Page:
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Headed reinforcement

Headed reinforcing bars are standard lengths of reinforcement with heads (rectangular steel plates) attached at one or both ends, generally by means of friction welding. The size of the plate is chosen so that the bar is fully anchored by bearing of the plate on the surrounding concrete rather than by bond. This provides a vey stiff form of anchorage, without the slip that may be associated with a conventional hook or bend on the end of the bar.

The use of headed reinforcement obviously avoids the need to provide the usual hook or bend, thus significantly reducing congestion in the anchorage zone. To date the main applications have been in heavily reinforced elements for the oil and gas and nuclear industries and for structures in seismic conditions.

The fact that the bar is anchored at its end can simplify detailing. For example, the size of a corbel is defined by the fact that the location of the bearing pad must be located before the start of the bend of the main tension reinforcement. As a bend is no longer required with a headed bar, the size of the corbel may be reduced. The same will be true for pile caps. In addition, it may be possible to replace a number of small diameter bars with fewer, larger diameter ones, making construction simpler.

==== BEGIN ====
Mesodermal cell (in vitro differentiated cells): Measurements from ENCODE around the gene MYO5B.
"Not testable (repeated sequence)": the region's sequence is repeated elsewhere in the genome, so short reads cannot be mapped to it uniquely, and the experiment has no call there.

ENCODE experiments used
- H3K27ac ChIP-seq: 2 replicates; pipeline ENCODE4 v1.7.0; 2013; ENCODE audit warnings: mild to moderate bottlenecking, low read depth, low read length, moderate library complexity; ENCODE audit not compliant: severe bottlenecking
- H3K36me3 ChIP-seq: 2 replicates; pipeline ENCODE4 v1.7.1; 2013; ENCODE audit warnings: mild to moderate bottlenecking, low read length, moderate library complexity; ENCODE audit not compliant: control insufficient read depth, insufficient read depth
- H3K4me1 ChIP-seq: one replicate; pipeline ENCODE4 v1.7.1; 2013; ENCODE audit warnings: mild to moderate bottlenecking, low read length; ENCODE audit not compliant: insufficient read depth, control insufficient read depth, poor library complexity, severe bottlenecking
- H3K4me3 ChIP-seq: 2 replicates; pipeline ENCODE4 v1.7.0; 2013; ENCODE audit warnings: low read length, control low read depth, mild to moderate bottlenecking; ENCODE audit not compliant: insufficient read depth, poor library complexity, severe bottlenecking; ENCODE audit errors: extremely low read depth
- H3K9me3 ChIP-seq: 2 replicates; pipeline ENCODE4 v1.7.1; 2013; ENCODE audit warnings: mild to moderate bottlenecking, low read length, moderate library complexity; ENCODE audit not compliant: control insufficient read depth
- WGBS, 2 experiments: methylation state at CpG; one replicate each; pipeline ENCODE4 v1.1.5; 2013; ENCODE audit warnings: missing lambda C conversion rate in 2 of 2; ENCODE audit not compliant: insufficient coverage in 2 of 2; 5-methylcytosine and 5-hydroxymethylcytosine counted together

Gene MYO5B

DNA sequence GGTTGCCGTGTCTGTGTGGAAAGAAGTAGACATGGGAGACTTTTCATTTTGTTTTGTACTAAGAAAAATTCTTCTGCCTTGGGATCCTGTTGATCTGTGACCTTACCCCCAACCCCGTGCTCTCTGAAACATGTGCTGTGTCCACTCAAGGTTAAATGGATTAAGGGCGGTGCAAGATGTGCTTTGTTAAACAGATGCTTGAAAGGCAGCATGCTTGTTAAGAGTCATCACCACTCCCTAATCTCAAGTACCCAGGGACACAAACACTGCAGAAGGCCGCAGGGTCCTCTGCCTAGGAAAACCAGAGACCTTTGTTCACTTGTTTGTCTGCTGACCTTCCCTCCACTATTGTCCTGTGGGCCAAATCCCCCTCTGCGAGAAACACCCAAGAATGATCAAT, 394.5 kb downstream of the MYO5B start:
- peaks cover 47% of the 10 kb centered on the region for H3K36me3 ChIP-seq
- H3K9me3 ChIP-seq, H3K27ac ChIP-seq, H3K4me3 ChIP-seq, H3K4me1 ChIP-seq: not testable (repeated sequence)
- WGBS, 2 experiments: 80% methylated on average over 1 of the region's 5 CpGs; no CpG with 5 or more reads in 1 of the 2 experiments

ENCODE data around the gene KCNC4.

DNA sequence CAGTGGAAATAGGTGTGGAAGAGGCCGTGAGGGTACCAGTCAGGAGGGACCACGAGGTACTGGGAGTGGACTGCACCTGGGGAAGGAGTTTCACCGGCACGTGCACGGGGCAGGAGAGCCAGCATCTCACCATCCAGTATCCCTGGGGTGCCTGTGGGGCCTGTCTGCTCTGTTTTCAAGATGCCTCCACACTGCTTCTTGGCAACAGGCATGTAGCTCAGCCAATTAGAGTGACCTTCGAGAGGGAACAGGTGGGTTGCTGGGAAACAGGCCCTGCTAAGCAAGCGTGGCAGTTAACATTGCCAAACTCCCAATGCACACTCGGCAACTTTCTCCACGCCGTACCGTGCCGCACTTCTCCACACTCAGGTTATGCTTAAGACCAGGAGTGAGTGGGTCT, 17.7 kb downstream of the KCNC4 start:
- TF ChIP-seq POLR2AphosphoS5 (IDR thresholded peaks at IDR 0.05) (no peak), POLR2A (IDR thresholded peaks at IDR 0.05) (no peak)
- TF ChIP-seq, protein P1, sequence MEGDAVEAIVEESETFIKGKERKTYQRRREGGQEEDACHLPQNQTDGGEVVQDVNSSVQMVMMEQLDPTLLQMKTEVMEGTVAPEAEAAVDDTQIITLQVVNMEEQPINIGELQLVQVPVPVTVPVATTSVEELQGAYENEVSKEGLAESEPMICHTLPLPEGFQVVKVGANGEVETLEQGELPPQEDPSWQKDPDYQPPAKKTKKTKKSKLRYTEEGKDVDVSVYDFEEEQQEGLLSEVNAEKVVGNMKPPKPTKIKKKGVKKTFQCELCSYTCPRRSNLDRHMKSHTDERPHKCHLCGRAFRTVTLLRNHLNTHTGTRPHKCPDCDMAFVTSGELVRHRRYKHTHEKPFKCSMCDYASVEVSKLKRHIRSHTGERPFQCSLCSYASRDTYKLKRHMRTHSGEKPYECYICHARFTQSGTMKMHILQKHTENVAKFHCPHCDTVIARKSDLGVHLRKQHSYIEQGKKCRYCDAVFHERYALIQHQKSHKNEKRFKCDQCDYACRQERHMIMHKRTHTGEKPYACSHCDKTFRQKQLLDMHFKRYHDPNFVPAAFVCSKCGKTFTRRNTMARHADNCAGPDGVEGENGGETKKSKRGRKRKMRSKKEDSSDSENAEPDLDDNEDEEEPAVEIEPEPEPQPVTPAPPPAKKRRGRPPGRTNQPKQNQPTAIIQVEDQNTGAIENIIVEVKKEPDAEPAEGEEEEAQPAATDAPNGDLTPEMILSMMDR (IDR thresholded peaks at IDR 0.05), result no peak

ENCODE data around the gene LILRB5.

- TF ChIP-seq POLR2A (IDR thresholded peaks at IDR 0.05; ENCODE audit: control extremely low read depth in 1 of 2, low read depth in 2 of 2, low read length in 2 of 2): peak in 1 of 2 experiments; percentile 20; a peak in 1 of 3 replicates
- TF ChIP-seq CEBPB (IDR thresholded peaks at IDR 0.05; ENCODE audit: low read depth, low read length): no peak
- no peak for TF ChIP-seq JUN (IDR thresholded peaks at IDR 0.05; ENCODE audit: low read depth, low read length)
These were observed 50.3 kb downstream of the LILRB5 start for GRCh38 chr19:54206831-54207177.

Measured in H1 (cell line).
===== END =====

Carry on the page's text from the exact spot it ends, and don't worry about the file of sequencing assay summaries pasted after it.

The use of headed reinforcement is included in Eurocode 2, provided that the material has a European Technical Approval (ETA) to certify that full anchorage can be achieved and that at ultimate load failure is in the main body of the bar and not in the head. Eurocode 2 suggests that large diameter bars (greater than 40mm diameter in the UK) “should be anchored with mechanical devices”.

Specialist equipment is used to fabricate headed reinforcement, which obviously adds cost. However, this will be off-set by the fact the length of ‘dead’ steel required for anchorage (either in the form of a straight length, a bend or a hook) is no longer required.

For comprehensive design process, see the technical paper by Brooker, O. The use of headed bars for anchoarge to reinforcement, The Structural Engineer, Sept 2013

courtesy of Dextra courtesy of Dextra courtesy of Dextra
Acknowledgement: The Concrete Society